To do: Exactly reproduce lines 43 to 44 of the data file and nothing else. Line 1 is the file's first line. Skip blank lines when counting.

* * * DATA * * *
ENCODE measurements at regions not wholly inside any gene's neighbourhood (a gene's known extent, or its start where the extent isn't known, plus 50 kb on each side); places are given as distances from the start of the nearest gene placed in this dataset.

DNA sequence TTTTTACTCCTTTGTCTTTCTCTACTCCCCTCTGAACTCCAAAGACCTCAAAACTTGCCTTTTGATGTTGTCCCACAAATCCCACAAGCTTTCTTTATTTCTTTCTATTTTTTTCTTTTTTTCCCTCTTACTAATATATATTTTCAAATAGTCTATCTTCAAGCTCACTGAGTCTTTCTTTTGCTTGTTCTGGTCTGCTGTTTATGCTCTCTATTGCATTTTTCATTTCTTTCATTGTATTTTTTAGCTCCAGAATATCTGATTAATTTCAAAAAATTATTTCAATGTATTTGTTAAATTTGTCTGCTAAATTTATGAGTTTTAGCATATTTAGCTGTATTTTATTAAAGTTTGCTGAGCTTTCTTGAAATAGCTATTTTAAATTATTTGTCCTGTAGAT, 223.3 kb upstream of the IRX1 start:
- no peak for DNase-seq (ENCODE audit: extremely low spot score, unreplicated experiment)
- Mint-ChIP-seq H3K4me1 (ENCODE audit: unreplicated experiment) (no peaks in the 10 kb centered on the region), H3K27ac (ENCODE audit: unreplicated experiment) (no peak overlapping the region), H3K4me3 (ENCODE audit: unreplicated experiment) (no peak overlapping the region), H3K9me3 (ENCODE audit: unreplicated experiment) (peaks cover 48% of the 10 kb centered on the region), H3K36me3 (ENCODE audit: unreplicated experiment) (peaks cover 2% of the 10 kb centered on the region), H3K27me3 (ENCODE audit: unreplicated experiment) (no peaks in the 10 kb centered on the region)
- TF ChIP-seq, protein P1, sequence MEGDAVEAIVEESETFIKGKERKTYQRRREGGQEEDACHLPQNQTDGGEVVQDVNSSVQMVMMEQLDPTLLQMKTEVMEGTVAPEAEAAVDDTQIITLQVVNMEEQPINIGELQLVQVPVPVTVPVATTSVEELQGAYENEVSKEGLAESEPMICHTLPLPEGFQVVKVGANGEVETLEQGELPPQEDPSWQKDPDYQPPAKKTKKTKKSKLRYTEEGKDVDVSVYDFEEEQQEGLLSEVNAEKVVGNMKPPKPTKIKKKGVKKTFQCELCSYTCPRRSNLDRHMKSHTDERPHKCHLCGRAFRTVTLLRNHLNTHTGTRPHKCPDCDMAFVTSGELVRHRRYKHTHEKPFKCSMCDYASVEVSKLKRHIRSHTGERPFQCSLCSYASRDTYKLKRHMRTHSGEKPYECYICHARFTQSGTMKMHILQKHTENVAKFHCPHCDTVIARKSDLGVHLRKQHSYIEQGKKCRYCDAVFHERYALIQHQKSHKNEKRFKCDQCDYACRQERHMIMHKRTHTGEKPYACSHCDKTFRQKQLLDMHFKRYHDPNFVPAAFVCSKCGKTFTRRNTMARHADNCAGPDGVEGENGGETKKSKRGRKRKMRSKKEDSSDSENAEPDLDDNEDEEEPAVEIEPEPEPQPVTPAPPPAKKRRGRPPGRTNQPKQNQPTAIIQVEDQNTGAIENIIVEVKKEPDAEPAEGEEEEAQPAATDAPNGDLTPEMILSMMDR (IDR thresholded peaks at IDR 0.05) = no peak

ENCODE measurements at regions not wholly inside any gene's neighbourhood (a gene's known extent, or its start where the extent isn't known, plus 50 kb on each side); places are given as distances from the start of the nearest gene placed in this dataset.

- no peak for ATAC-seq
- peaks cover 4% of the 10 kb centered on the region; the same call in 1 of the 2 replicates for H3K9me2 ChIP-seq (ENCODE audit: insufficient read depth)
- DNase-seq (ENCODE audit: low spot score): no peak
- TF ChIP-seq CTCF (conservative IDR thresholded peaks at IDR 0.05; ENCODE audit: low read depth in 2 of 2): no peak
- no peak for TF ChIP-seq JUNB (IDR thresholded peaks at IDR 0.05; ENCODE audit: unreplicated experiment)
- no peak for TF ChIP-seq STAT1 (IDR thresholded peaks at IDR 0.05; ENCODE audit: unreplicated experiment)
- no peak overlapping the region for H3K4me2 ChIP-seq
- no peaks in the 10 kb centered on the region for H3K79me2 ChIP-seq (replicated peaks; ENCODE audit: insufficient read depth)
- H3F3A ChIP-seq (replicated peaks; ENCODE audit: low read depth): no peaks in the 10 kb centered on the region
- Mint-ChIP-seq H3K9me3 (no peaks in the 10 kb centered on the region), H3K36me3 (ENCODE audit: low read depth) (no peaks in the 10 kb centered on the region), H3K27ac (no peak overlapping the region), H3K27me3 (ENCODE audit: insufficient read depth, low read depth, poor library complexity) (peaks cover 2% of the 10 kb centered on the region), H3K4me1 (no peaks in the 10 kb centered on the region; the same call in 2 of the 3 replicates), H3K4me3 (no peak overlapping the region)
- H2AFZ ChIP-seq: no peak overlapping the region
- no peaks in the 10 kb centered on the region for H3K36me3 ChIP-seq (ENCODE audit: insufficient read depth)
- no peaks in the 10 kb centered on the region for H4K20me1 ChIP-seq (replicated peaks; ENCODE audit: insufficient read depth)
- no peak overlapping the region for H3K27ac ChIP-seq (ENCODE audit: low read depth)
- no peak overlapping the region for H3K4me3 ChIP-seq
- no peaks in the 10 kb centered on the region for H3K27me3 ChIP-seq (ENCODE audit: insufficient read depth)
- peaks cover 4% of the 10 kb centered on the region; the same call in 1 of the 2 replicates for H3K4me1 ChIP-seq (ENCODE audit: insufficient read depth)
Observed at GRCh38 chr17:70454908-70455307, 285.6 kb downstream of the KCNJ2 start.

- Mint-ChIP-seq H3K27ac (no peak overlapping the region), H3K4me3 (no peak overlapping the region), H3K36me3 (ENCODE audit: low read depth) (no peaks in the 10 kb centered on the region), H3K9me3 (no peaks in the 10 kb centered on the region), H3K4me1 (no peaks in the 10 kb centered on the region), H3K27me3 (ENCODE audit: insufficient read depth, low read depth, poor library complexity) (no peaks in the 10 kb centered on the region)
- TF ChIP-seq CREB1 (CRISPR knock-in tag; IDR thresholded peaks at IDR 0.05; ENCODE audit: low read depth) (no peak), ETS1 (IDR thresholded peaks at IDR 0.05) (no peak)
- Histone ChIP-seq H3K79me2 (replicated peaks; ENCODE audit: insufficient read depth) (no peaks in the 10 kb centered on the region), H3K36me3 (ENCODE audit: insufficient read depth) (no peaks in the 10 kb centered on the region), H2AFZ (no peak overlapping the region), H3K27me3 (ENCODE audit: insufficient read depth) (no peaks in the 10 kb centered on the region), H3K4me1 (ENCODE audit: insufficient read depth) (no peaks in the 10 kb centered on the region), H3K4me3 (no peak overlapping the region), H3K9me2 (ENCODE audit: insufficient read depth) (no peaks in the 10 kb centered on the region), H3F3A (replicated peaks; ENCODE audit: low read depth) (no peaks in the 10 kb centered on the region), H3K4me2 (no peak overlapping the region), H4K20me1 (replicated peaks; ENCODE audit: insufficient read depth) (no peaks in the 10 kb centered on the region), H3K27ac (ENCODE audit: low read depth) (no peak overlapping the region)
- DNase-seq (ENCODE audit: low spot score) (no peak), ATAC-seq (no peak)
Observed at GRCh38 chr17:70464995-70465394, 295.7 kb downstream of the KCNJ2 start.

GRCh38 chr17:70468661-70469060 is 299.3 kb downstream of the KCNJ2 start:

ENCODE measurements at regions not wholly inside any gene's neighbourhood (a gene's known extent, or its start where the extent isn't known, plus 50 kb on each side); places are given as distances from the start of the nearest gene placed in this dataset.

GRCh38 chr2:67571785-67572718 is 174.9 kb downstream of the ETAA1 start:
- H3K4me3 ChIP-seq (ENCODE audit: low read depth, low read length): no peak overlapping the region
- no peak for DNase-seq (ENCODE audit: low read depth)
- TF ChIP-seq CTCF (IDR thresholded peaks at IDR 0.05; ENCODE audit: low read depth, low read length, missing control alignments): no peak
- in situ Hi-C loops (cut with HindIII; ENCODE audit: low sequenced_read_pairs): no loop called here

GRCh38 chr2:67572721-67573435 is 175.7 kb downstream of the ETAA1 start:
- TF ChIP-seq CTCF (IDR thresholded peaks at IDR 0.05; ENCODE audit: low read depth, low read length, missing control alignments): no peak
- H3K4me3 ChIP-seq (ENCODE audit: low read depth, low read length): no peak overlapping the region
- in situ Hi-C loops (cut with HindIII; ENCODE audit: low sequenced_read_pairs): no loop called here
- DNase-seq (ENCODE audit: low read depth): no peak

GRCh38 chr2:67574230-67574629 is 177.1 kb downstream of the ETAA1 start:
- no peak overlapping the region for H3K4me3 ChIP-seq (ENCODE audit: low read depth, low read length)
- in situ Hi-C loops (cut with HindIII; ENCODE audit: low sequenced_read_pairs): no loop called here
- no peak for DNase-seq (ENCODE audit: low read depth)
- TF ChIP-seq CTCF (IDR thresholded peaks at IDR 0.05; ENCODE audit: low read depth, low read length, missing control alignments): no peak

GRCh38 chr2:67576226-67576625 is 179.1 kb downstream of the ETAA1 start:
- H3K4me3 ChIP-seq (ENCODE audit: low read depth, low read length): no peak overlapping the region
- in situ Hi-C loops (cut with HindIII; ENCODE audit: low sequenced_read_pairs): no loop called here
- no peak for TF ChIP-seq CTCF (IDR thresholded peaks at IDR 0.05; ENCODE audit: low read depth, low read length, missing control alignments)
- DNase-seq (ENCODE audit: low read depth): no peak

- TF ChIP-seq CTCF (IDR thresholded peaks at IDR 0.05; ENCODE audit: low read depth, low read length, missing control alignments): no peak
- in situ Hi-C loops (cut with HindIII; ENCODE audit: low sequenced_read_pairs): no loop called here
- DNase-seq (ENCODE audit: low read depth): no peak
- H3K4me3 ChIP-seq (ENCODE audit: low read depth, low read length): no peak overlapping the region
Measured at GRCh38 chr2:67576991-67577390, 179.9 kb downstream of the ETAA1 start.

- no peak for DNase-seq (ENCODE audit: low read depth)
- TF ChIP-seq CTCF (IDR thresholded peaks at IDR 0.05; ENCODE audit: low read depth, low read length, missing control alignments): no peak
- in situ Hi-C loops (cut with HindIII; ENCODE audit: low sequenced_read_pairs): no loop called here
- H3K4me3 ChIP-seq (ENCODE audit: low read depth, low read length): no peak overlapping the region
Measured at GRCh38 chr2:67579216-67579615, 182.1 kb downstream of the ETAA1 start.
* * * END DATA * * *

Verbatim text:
- no peak overlapping the region for H3K4me3 ChIP-seq (ENCODE audit: low read depth, low read length)
- in situ Hi-C loops (cut with HindIII; ENCODE audit: low sequenced_read_pairs): no loop called here